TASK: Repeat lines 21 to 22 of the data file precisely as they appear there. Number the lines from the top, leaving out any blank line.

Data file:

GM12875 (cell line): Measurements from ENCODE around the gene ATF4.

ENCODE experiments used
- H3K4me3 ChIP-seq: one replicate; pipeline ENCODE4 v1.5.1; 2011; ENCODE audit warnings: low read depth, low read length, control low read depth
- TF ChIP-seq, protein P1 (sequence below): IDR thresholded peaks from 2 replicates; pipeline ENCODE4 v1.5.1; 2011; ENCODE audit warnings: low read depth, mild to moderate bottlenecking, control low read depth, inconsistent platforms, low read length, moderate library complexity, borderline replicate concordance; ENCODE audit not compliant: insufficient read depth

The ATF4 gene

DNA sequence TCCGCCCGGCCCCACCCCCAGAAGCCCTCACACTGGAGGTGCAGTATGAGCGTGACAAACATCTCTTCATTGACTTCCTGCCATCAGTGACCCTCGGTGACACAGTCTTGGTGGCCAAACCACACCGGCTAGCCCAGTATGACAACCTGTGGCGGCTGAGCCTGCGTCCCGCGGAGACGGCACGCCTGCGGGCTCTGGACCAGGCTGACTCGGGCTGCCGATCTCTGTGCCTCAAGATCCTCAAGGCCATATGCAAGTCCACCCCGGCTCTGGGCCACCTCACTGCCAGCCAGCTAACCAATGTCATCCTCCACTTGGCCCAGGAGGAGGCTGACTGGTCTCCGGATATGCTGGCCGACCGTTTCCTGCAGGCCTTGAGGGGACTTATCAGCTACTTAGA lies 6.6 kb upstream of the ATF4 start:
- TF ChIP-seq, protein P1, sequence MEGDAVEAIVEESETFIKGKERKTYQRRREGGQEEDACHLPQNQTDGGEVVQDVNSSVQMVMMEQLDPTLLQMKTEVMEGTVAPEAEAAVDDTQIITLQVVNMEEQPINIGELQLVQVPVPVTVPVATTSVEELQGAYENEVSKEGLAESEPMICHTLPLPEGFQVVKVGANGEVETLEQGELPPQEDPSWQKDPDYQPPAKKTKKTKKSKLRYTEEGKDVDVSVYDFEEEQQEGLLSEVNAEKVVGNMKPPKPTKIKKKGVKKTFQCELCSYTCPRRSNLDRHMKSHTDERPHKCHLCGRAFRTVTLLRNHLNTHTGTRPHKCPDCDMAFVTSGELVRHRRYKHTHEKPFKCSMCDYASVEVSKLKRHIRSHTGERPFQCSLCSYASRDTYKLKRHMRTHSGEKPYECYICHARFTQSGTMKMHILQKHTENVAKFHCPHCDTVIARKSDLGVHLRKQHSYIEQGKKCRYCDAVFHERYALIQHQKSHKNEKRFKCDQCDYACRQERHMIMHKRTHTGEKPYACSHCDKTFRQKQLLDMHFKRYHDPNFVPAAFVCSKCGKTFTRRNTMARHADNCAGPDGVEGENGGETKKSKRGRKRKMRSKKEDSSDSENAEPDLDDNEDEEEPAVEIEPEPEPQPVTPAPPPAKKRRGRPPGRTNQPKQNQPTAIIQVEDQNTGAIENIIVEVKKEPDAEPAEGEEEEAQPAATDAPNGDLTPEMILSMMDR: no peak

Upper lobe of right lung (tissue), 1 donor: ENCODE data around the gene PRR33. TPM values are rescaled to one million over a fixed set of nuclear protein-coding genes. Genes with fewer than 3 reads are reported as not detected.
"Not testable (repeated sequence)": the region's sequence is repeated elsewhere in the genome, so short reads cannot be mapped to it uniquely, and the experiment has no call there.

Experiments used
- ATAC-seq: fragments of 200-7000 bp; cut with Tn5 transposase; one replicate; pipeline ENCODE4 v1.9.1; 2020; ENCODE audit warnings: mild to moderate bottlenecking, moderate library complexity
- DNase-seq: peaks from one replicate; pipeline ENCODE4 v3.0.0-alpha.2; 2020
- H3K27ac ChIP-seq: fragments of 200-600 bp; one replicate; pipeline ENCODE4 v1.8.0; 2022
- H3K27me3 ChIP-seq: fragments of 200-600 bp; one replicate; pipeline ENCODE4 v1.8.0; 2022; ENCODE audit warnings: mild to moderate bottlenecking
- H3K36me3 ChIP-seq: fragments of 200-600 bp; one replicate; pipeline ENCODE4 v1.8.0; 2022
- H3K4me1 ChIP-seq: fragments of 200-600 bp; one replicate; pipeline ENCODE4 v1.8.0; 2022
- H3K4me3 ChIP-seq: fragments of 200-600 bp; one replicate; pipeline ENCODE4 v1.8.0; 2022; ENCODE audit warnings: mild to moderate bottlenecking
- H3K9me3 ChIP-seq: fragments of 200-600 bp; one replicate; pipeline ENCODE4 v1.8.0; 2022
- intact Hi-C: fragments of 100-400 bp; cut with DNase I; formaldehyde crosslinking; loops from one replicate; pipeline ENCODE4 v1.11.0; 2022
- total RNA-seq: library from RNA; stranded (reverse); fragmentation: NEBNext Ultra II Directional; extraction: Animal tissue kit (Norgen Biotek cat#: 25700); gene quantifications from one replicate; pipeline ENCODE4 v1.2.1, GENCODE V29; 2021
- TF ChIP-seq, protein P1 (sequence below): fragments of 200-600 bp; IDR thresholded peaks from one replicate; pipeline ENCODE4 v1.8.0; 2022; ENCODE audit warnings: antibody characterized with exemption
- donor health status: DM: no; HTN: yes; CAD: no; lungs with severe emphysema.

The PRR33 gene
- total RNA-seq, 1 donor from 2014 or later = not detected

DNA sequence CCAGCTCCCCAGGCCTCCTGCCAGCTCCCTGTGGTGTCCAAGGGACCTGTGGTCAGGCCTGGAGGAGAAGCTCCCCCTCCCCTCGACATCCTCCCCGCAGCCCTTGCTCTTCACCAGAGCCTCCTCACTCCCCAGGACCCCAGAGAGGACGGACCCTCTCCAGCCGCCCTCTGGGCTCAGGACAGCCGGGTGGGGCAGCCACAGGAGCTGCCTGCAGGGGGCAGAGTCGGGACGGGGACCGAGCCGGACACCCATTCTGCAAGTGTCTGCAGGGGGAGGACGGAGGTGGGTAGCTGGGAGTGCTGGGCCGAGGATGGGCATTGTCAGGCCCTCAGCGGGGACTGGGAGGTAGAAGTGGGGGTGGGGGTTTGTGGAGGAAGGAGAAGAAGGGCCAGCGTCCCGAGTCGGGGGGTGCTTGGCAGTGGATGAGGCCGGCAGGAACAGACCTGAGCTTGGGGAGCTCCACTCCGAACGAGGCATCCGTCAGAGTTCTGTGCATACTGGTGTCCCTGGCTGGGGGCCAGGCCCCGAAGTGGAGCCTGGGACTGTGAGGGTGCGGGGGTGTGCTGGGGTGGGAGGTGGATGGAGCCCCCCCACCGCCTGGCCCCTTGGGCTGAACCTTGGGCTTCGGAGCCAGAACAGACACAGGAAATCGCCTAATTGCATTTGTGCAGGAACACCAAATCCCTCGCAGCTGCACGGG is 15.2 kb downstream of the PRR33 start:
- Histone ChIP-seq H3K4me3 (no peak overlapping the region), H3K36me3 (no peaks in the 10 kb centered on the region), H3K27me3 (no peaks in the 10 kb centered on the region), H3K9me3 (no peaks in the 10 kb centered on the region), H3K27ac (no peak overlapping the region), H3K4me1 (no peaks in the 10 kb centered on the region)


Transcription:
- TF ChIP-seq, protein P1 (sequence below): fragments of 200-600 bp; IDR thresholded peaks from one replicate; pipeline ENCODE4 v1.8.0; 2022; ENCODE audit warnings: antibody characterized with exemption
- donor health status: DM: no; HTN: yes; CAD: no; lungs with severe emphysema.